Following The Shape of Water, Del Toro has set his sights on re-imaging one of the most popular children’s stories, with a dark undertone that fits in squarely with his own filmography. “I’m writing a new draft of Pinocchio,” he explains. “I think [Pinocchio is] Frankenstein. Pinocchio and Frankenstein have similar strands. It’s an innocent, a pure force, that is created and abandoned in the world, and learning to cope morally with the world. He’s not a normal character. He’s viewed with suspicion, with wonderment. He’s imprisoned, tortured. So the thing I’m doing is, I’m going back to the book. I’m going back to [“Pinocchio” author Carlo] Collodi, so we have little things from the Collodi book that are not in the version most people know. Burning his legs, getting hanged, seeing the black bunnies, which are really scary. Pleasure Island is truly scary. I set it in the time between World War I and II in Italy, when fascism is rising, so it’s an interesting time for Pinocchio. It’s a good time for a puppet to exist. So it’s an interesting Pinocchio. It’s animated, and I have hopes to get it made.”
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With the recent upswing in violent attacks across the globe, Del Toro is quick to point out a theme that weaves its way through all his films—the notion that humans are the real monsters. “I have never seen a horror movie in which I want the monster to be destroyed,” he proclaims. “I want the fucking villagers to die. I want the scientists to explode. Everybody can die expect the fucking monster.”
The monster as an innocent is a idea that can be traced back to Mary Shelly’s Frankenstein—Del Toro’s all-time favourite creature, and one he has often toyed with trying to bring to the screen. “Part of me wants to do a version,” he admits. “Part of me has for more than 25 years chickened out on making it. Sometimes I dream I can make the greatest Frankenstein ever, but then if you make it, you’ve made it. Whether it’s great or not, it’s done. You cannot dream about it anymore. That’s the tragedy of a filmmaker. You landed a 10, or you landed a 6.5, but you were at the Olympics already, you know? You were judged.”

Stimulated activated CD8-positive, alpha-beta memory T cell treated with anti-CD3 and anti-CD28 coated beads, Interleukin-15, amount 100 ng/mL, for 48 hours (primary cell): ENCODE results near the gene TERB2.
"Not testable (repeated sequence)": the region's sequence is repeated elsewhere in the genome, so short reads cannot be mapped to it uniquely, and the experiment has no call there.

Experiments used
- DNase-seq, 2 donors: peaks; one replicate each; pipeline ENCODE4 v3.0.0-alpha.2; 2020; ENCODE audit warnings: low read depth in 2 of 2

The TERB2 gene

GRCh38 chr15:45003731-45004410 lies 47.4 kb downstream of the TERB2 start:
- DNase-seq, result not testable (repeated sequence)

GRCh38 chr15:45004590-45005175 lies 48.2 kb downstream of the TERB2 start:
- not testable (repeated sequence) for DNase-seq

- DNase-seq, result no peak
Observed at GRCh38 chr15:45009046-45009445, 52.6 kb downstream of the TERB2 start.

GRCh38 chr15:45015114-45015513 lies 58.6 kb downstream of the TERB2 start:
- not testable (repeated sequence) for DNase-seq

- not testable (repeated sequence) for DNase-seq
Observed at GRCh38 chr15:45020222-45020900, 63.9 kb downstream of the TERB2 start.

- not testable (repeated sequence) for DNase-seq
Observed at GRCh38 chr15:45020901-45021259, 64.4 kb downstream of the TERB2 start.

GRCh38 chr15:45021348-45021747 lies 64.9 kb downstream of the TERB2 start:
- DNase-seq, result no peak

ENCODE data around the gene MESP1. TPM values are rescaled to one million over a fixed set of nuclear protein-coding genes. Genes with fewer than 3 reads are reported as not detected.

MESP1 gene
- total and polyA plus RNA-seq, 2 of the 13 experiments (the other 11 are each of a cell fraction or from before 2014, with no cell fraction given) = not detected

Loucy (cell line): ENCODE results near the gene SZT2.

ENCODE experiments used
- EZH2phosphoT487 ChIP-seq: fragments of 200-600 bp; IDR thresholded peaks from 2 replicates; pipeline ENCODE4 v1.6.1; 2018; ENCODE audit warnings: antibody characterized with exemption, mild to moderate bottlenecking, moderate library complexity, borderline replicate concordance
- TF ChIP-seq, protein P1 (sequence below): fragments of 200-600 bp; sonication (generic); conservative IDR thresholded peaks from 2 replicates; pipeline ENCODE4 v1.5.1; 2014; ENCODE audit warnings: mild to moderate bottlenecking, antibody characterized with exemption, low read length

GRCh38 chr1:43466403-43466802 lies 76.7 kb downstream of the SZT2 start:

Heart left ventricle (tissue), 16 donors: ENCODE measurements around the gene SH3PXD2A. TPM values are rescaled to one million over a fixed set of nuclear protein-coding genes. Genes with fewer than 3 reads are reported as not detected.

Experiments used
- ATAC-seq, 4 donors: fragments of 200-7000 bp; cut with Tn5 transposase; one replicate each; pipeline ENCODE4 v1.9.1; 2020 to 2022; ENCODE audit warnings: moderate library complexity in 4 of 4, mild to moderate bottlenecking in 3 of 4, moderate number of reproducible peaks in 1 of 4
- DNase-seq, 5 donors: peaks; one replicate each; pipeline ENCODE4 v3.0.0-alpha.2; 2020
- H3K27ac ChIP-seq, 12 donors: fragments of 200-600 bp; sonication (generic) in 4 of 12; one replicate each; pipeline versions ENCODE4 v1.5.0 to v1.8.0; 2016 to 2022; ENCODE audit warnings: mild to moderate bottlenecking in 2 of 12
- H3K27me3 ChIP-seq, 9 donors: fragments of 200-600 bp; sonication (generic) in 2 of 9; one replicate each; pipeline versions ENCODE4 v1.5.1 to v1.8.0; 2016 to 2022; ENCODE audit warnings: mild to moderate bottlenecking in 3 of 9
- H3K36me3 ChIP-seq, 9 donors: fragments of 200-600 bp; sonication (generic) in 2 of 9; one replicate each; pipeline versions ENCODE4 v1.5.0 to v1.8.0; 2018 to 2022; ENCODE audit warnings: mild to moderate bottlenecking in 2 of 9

The thought of being judged for expressing one’s emotions leads to Del Toro’s thoughts on how modern audiences have changed (hint: not for the better). “If you are in an audience right now, emotions are corny,” he says sadly. “You go to a theatre and you have an emotional scene on the screen, you’re going to hear chuckles. It’s a very difficult time. Emotion is the new punk. Being emotional is being punk right now. It’s taking a risk.”
With all of the negativity surrounding social media, Del Toro was initially apprehensive about offering up any sort of an online presence. He eventually conceded, starting a Twitter account, but with one goal in mind—to never criticize other artists. “It took me many years to finally decide to go on Twitter,” he admits. “And I went on Twitter and I made a point, other than politics, which I fucking hate, I am not going to say anything negative about anything artistic. I’m going to talk about books I love, I’m going to talk about films I love, I’m going to talk about artists I love. Because there’s enough of the other crap. It’s much easier to sound intelligent by shitting on something than by praising it. We have supplanted intelligence with cynicism. When we say we hate, we sound smarter than when we say we love. I say, “Fuck that.” So if you go to my Twitter account, I’ve posted hundreds of mini reviews of books, hundreds of mini reviews of films, hundreds of new artists for people that don’t know them. And it’s out of enthusiasm and love. Politicians and all that I do take a shit on, because I think it’s a perversion. That’s true horror.”
As a filmmaker who has based his career on monsters, both real and imagined, Del Toro readily acknowledges that his fascination with creatures is not a typical pursuit. “I doubt I’ll ever be a normal guy,” he says candidly. “Monsters are real for me. In the sense that if you see my movies, there’s never any doubt the creatures are real. For me, ghosts are real. I’m a Mexican, so to me, everything weird and fucked up I think is real. The way a Christian believes that Jesus will save his life, that’s the way I believe monsters will save my soul. I believe it. When I see Boris [Karloff], I see a messianic figure. Somebody that died for my sins. I’m not a fan, I’m a deranged creature.”